Ever fall victim to the “dreadmill” on rainy days? If so, you’re not alone. While it’s often hard to take the first step in less-than-perfect weather conditions, as long as you’re not facing a dangerous thunderstorm or tornado, running in adverse weather can be quite rewarding, even beneficial. Here are five reasons to splash through puddles on a rainy-day run:
Running in the rain could help you run faster. Did you know that when temps are even just a couple of degrees warmer your performance can suffer? That’s because you’re body temperature rises as you run. The warmer it is, the more you have to sweat to cool off. Throw humidity into the mix, and you’re up against an even greater cool-down challenge. However, when the sky opens up, rain acts as a natural air conditioner to keep your body temperature down so you can keep your effort up.
Running in the rain will help you deal with adversity. While it may feel ideal to run on a beautiful sunny day, challenging yourself to run in adverse conditions like rain, help you to better let go of factors you can’t control. This will help you not only successfully complete workouts and reach your goals in races, but also deal with adversity in the rest of life. After all, daily life is rarely a perfect, cloudless day. (Safety note: Refrain from running in dangerous conditions like thunderstorms or hail storms.)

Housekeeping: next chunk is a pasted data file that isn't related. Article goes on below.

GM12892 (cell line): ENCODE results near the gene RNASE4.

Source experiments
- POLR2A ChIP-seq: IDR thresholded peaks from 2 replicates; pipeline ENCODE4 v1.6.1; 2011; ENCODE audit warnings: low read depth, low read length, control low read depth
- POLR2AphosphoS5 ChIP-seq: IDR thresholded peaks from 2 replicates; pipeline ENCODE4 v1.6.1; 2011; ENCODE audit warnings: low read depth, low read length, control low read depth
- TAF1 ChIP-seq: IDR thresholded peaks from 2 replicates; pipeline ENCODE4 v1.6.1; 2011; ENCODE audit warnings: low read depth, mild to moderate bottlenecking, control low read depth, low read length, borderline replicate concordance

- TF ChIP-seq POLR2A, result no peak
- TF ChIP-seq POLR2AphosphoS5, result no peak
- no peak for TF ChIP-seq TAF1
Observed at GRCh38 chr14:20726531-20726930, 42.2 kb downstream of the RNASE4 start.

Running in the rain helps to relieve stress. Water is cleansing, and the sound of rain is relaxing … as long as you’re not running in a near-freezing downpour. If you can let go of your rainy-day dread, you might just finish a wet spring run in a more mindful state than you started.
Running in the rain can boost your confidence. Ever notice how the whole world grows deserted during a rain shower (unless you live in the Pacific Northwest)? Rather than folding from the weather, get up and go. We guarantee you’ll feel all the more gritty for splashing through some rainy solo miles.
Running in the rain could help you burn more fat. If the rain is cool enough that your body has to work to stay warm, you end up increasing your metabolic rate after a period of adaptation, and therefore burning more fat during exercise.